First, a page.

23 August 2019

IRM Weekly Cybersecurity Roundup: Apple security flaw and more

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iOS 12.4 update re-introduces critical Apple security flaw

The latest iOS update (12.4) has opened the doors to a critical Apple security flaw dubbed “SockPuppet”. The bug was found in the 12.3 update and successfully corrected, but has now been reintroduced after something went wrong during the software quality validation process.

Apple security flaw

Users are being warned to be cautious over the next couple of days as the vulnerability could allow hackers to gain control over the devices and install ransomware, malware and spyware.

The Apple security flaw has already been exploited by a security researcher on GitHub as they show how to jailbreak an iPhone running iOS 12.4.

The warnings to users include being careful about installing apps from the app store and to not attempt to jailbreak personal phones as it can leave them open to threats. You can read more here.

Ransomware hits 22 towns in Texas

22 towns in Texas have been hit by a ransomware attack last Friday in what they are calling a “new front” in cyber assault. One of the town’s mayors said that the cybercriminals were asking for $2.5 million to unlock the files.

The attackers deployed the ransomware through software from the Managed Service Provider (MSP) used by the administration for technical support. The Texas Department of Information Resources says there is evidence pointing to “one single threat actor”.

Over 25% of the municipalities have now gone into the remediation and recovery stage whilst some have already resumed normal activity. Only two towns made their attack public – City of Borger and Keene. They said the attack impacted financial operations, utilities and other payments are offline.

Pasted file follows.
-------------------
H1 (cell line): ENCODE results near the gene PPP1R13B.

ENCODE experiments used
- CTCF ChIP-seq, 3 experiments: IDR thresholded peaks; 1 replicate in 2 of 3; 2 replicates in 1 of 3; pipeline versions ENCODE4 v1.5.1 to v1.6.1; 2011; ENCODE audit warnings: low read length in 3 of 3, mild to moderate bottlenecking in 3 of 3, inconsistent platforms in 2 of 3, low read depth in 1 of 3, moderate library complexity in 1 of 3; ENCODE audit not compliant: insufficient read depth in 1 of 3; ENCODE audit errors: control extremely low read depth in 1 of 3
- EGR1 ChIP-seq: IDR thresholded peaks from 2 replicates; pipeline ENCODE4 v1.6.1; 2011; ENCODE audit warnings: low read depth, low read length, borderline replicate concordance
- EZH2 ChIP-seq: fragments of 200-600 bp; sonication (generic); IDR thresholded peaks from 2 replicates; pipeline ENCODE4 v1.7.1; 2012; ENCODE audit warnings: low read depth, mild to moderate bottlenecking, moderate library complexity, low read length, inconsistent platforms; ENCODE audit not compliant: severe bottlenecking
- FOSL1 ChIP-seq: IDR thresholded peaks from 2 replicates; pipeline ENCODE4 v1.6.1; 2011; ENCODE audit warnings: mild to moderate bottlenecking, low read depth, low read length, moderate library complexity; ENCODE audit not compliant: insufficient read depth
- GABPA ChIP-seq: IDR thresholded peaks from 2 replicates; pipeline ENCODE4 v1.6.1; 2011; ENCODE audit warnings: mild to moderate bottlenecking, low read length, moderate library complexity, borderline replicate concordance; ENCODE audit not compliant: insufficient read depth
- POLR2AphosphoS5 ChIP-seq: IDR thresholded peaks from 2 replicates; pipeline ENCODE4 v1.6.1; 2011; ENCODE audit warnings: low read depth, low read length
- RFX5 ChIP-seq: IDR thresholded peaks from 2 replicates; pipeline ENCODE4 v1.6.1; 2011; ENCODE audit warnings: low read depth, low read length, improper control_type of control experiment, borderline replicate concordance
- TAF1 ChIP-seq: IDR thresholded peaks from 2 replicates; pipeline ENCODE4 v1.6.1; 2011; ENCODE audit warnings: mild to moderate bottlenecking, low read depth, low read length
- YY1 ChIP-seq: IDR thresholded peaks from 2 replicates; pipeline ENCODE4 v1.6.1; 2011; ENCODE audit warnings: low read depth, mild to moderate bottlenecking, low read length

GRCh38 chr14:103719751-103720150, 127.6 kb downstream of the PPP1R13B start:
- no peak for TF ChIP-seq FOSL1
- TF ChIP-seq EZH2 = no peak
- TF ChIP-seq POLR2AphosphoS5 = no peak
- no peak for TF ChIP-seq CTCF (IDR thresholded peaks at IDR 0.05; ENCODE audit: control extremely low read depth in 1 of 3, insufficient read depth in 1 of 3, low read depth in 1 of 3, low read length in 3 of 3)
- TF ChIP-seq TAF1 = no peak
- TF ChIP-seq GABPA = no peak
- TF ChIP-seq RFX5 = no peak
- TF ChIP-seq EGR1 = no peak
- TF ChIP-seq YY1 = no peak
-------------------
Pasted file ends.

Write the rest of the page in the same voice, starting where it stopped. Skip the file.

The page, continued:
Hackers have been targeting MSPs more frequently recently because MSPs can lead to multiple clients if an attack is successful. You can read more here.

NordVPN and Office software websites hit by a Trojan

An imposter website of virtual private network, NordVPN, has been set up by cybercriminals to infect visitors with a banking Trojan called “Bolij.2”. The fake site was launched on August 8th and has already been clicked on by thousands of visitors this month.

The identical website features the exact colour schemes and all-over design of the true site, including a valid SSL certificate.

The website entices visitors to download a program that comes packaged with Bolij.2. This malware allows hackers to gain access and execute web injections, keylogging, traffic intercepts and steal information from different bank-client systems.

This isn’t the first attack where Bolij.2 has been delivered – in June this year, websites of Invoice 360 Enterprise and Crystal Office were duplicated to steal information. You can read more here.

Getting an Apple card? Keep it away from leather and denim

The brand new Apple card was released this month. Made out of titanium, the all- white card design seems to have an aversion to certain fabrics like leather and denim. This means you can’t keep it in your leather wallet or denim trousers or you’ll risk permanent coloration damage that can’t be washed off.

It’s also recommended not to keep the card with your other cards in case of scratches and not placing it near a magnetic latch on a bag as it could demagnetise the magnetic strip.

Apple have even created a guide for customers on how to safely store and carry their card, along with how to clean it. You can read more here.

Quick-fire updates:

Players of Fortnite warned of new cheating hack: A warning has been issued to the 250 million players of Fortnite of a cheat that promises players they can win is actually ransomware disguised as an aimbot. You can read more here.

Biometric Security Company Suprema plays down data leak: Last week, Suprema’s Biostar 2 software had a breach where 1 million fingerprints were supposedly exposed. Suprema reports a smaller figure whilst researchers stand by their results. You can read more here.

YouTube removed robot battle videos in mistake of animal cruelty: Owners of YouTube videos involving small battling robots received an email form YouTube accusing them of animal cruelty and removing the videos. Some users have even been given strikes with video download bans. You can read more here.

If you have any questions about this week’s roundup, or want to understand how you can improve your cybersecurity strategy, get in touch with IRM. 

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